Another advantage of the invention is seen in that the suppression of the angle indication in response to small unbalance values, which are indicated in a polar coordinate fashion, avoids the display of an ambiguous angular value, which is not significant for the unbalance measuring where the unbalance value itself is rather small.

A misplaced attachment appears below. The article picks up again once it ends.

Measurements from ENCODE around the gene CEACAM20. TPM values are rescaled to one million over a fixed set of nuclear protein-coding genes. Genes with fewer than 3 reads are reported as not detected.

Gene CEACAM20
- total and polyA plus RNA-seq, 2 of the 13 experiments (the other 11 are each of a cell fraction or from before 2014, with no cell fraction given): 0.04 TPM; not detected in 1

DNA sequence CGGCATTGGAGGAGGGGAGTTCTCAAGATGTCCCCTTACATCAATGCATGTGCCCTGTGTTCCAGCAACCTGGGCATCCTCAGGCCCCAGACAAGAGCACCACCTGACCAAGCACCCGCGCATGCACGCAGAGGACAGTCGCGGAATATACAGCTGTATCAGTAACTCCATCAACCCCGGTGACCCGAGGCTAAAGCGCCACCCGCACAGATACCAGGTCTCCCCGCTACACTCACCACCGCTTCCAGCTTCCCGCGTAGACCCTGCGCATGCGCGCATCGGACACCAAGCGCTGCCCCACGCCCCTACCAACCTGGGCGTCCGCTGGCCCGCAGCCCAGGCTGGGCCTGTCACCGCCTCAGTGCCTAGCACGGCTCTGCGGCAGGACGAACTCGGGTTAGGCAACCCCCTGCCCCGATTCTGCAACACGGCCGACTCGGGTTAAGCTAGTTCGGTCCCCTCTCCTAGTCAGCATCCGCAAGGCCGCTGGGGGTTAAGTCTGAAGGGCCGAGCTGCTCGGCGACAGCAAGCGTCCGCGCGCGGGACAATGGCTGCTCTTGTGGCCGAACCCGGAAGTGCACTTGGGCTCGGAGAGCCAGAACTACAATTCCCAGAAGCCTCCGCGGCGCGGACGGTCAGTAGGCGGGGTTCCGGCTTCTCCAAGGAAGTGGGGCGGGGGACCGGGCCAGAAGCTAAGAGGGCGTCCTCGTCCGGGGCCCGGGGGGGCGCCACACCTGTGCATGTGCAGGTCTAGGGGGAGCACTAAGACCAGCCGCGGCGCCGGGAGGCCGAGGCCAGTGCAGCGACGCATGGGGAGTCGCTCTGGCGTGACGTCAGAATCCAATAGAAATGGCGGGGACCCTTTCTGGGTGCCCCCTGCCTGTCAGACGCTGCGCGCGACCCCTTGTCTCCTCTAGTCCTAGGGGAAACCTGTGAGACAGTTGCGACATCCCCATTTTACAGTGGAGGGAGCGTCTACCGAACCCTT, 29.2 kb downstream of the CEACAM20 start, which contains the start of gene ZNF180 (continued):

Referring now to FIGS. 7 and 8 it must be kept in mind that FIG. 8 has an expanded time scale showing what happens during substantially one pause lock duration W. During this time the measured information is stored in the memories 47 or 47a. A measuring cycle is /x or /r and comprises the time input durations t1 + t2 + tp wherein t1 is a fixed time determined by the counting of, for example, 1000 pulses in counter 24 during the time E when the input signals UM1 ... UM5 to the integrator 22 are integrated. t2 is the evaluation time and has a given relationship to the input time t1 as follows UM1 = V or V t2 /t1, wherein UM1 is the respective input signal and V or V is a given, constant comparing voltage. Thus UM is proportional to t2 since V or V/t1 = constant. tp is the duration of a pause as determined by the pause pulse P to properly store the measured result as mentioned above. The comparing voltage V or V is applied during the time H (comparing voltage input H). FIG. 7 further shows the output pulse K of the comparator 25 to indicate in a digital manner the respective polarity at the output of the integrator 22. The pulses G are the number of pulses counted during the input time t1 by the counter 24 and as produced by the clock pulse generator 26. This generator 26 is a free running constant frequency oscillator producing the clock pulses G* shown in FIG. 8 to have, for example, a frequency of 10 KHZ.